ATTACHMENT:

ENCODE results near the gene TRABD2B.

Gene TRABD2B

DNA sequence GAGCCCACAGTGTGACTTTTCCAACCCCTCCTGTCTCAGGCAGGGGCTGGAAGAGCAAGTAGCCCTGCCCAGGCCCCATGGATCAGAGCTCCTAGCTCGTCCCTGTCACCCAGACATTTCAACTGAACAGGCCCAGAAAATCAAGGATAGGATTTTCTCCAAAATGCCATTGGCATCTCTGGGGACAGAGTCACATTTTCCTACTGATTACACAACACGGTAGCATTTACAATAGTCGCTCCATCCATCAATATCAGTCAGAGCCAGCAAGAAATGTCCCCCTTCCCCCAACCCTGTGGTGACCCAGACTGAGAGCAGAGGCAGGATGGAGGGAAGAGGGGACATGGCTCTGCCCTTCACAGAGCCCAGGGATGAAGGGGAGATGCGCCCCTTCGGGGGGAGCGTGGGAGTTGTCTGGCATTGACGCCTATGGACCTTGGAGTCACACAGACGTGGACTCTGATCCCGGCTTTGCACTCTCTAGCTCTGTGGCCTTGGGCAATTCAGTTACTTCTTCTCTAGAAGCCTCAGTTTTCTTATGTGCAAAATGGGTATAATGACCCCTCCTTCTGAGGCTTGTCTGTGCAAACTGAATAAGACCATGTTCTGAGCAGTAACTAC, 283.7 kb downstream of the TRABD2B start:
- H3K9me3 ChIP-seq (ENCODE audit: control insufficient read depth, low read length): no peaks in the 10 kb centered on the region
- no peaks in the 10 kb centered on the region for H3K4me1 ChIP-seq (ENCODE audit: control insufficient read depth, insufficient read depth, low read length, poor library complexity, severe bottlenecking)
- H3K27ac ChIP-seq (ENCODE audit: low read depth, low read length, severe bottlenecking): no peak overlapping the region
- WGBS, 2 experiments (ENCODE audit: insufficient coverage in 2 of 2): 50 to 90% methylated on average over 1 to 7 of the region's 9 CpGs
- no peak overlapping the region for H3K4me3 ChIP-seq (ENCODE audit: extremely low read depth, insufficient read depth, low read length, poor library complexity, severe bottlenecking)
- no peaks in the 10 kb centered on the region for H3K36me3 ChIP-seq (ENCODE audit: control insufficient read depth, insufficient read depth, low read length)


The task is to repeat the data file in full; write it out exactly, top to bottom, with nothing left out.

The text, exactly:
ENCODE results near the gene TRABD2B.

Gene TRABD2B

DNA sequence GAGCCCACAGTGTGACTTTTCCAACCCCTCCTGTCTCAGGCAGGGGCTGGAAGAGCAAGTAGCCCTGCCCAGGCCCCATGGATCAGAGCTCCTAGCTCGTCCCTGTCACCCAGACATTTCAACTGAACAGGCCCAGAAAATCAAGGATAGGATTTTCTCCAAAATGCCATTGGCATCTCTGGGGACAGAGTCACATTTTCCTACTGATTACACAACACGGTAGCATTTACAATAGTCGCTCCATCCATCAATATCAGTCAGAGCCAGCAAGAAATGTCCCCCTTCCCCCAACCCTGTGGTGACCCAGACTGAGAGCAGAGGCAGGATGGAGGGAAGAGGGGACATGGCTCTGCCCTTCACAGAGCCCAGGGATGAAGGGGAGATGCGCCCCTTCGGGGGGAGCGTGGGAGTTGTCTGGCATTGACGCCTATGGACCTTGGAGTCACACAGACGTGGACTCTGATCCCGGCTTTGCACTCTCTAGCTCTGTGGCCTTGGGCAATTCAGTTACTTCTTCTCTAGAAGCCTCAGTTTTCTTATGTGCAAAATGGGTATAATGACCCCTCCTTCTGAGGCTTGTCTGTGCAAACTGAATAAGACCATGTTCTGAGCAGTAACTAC, 283.7 kb downstream of the TRABD2B start:
- H3K9me3 ChIP-seq (ENCODE audit: control insufficient read depth, low read length): no peaks in the 10 kb centered on the region
- no peaks in the 10 kb centered on the region for H3K4me1 ChIP-seq (ENCODE audit: control insufficient read depth, insufficient read depth, low read length, poor library complexity, severe bottlenecking)
- H3K27ac ChIP-seq (ENCODE audit: low read depth, low read length, severe bottlenecking): no peak overlapping the region
- WGBS, 2 experiments (ENCODE audit: insufficient coverage in 2 of 2): 50 to 90% methylated on average over 1 to 7 of the region's 9 CpGs
- no peak overlapping the region for H3K4me3 ChIP-seq (ENCODE audit: extremely low read depth, insufficient read depth, low read length, poor library complexity, severe bottlenecking)
- no peaks in the 10 kb centered on the region for H3K36me3 ChIP-seq (ENCODE audit: control insufficient read depth, insufficient read depth, low read length)